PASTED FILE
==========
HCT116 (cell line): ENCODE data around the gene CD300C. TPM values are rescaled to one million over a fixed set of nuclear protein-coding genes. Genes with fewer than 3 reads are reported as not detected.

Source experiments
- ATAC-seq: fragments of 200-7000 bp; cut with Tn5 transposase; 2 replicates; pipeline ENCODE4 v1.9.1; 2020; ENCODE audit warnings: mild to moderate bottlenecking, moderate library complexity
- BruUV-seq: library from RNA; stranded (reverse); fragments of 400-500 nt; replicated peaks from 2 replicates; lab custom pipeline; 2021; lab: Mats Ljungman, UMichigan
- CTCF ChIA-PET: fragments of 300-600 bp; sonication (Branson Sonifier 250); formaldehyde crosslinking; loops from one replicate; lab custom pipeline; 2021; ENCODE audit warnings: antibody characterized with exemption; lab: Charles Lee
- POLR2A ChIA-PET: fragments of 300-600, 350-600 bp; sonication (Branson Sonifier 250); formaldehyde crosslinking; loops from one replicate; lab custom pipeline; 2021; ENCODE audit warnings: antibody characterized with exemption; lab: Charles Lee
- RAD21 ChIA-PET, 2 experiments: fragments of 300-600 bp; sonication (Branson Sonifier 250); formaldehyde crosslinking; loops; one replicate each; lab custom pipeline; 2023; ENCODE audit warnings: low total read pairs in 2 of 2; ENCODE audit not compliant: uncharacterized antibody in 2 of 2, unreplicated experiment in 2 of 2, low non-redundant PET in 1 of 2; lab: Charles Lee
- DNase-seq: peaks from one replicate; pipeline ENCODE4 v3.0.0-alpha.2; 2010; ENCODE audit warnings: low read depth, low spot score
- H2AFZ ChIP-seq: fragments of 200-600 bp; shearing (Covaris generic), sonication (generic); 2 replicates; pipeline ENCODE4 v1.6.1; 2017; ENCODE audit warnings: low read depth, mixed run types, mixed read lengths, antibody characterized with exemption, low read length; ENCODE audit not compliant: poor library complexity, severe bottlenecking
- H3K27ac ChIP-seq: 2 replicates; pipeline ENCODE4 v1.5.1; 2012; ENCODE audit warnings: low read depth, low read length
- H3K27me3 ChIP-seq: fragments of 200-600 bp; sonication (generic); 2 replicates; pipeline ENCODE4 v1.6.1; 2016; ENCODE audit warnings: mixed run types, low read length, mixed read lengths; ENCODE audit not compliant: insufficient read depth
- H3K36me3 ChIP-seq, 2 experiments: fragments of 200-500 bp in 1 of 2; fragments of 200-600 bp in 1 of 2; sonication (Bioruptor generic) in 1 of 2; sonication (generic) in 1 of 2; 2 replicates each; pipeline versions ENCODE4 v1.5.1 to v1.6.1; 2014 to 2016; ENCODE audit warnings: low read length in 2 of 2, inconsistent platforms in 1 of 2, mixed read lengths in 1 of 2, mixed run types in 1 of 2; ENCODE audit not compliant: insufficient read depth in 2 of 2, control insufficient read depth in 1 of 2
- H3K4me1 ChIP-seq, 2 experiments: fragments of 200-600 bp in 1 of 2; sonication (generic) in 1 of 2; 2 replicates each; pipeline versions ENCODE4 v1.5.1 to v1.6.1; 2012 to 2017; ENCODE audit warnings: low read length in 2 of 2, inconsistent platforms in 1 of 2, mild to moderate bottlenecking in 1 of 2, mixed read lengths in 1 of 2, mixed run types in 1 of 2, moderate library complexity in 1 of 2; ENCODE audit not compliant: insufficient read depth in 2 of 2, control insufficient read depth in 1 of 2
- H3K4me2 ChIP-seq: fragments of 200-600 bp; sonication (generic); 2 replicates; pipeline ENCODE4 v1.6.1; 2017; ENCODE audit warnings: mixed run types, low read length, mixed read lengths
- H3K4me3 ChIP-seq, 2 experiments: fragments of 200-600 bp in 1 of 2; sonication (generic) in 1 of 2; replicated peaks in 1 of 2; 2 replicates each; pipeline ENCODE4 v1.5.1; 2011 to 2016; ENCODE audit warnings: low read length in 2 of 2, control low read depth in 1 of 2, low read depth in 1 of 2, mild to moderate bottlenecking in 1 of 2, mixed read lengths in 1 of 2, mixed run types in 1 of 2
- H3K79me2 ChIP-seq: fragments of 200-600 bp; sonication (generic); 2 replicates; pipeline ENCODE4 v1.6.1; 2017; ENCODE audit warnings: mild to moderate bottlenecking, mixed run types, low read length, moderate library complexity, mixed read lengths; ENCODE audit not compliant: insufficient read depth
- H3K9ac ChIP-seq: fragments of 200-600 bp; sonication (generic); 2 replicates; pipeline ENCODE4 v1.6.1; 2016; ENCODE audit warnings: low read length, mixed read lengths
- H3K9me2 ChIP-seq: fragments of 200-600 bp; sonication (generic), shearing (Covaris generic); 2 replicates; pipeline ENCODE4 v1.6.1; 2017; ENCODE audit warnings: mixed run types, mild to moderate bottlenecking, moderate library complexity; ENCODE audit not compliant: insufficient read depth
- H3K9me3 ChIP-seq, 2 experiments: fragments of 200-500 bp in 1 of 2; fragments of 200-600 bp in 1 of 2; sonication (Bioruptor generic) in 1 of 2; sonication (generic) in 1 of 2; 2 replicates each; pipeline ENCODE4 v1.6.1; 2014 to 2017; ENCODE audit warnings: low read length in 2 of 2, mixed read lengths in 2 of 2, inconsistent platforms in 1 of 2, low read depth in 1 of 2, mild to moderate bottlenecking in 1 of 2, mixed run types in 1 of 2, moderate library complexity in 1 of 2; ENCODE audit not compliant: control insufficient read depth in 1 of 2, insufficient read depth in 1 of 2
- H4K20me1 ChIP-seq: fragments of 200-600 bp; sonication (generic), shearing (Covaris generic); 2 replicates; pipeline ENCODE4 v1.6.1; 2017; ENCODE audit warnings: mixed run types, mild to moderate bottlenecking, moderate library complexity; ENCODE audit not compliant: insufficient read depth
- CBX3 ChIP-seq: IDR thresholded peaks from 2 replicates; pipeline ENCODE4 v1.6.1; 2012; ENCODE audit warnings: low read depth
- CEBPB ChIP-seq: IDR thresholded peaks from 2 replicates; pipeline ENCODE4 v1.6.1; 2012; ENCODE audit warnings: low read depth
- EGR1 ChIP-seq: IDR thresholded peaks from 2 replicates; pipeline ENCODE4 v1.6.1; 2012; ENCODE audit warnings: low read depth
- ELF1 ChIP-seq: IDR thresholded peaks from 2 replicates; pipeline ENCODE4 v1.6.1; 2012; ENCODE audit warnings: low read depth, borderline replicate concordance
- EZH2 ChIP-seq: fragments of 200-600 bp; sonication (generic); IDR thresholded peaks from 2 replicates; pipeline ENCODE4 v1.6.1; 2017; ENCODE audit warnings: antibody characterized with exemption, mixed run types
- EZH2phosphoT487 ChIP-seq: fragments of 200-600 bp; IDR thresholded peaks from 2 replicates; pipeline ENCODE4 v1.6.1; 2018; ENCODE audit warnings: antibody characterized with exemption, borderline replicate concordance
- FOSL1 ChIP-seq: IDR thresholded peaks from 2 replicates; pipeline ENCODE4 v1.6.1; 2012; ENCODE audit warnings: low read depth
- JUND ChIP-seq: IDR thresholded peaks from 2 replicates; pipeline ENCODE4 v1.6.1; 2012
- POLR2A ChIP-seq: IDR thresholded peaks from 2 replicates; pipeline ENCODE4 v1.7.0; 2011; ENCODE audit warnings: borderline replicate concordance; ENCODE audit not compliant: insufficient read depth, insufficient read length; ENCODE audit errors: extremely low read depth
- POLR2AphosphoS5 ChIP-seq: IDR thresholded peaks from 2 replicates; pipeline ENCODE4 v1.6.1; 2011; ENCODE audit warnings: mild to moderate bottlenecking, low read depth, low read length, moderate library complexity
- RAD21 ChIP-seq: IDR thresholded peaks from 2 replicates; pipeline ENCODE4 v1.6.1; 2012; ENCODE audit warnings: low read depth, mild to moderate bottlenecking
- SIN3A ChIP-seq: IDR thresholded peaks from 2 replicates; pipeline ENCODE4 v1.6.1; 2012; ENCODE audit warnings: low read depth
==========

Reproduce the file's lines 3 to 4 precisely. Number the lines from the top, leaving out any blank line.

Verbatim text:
- ATAC-seq: fragments of 200-7000 bp; cut with Tn5 transposase; 2 replicates; pipeline ENCODE4 v1.9.1; 2020; ENCODE audit warnings: mild to moderate bottlenecking, moderate library complexity
- BruUV-seq: library from RNA; stranded (reverse); fragments of 400-500 nt; replicated peaks from 2 replicates; lab custom pipeline; 2021; lab: Mats Ljungman, UMichigan